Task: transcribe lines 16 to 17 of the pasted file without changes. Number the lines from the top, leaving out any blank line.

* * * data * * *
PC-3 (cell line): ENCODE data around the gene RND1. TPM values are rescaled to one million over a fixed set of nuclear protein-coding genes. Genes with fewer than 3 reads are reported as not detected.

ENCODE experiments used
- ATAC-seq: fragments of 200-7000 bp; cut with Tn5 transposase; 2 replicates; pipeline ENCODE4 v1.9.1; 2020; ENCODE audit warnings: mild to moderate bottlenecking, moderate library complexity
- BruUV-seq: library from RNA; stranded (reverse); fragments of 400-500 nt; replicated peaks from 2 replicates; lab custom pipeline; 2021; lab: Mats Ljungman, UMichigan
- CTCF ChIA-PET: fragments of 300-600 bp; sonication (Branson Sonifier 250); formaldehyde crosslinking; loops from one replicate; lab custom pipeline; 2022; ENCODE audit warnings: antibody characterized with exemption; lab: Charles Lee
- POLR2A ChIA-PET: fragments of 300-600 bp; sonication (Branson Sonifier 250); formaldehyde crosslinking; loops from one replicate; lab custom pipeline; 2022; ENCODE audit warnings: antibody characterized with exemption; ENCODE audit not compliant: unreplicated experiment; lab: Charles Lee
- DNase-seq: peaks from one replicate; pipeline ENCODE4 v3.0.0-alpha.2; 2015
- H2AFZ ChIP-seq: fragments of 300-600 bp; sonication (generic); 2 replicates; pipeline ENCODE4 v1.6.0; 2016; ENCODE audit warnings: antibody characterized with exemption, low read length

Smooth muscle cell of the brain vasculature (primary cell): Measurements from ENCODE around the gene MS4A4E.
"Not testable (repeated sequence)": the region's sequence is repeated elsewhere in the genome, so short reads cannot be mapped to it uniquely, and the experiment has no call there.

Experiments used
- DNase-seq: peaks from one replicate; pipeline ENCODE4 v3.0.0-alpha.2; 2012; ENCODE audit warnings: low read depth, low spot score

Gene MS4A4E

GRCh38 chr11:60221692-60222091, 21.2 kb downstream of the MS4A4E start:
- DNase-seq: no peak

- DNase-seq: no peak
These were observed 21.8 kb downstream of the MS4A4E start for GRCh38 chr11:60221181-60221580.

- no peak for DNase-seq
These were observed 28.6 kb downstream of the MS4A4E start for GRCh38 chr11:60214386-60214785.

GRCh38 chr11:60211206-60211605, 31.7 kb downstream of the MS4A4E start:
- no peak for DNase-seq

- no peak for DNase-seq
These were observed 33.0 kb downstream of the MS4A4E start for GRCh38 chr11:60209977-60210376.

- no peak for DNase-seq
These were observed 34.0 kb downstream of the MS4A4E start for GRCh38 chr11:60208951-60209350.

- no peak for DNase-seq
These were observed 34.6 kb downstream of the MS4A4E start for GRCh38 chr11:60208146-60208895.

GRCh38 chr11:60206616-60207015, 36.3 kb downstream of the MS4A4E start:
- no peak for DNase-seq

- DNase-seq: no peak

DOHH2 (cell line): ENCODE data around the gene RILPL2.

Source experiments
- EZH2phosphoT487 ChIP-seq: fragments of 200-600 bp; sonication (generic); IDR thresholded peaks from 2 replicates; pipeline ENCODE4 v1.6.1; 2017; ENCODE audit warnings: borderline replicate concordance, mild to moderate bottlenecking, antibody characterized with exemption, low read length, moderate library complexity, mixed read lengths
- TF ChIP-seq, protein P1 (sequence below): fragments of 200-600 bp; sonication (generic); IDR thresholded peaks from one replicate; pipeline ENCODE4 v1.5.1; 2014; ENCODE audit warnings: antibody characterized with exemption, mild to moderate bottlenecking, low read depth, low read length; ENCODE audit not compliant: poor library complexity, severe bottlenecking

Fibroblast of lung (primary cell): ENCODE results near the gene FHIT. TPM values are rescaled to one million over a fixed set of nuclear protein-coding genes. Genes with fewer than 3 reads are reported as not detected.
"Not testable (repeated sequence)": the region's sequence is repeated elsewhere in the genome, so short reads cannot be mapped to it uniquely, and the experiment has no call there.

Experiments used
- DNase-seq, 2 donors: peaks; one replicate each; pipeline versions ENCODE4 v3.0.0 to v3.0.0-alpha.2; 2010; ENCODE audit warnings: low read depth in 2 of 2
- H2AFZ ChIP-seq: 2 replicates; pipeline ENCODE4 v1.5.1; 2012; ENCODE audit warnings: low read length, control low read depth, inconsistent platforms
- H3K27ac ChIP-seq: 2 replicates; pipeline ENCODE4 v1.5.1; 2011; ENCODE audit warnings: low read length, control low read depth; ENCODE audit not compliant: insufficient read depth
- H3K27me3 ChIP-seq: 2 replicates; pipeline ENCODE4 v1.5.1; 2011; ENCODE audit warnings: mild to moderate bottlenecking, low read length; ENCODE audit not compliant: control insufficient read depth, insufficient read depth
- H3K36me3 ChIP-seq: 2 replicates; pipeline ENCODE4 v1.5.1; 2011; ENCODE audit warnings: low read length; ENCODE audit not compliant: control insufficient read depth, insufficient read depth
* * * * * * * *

- DNase-seq: no peak
These were observed 21.8 kb downstream of the MS4A4E start for GRCh38 chr11:60221181-60221580.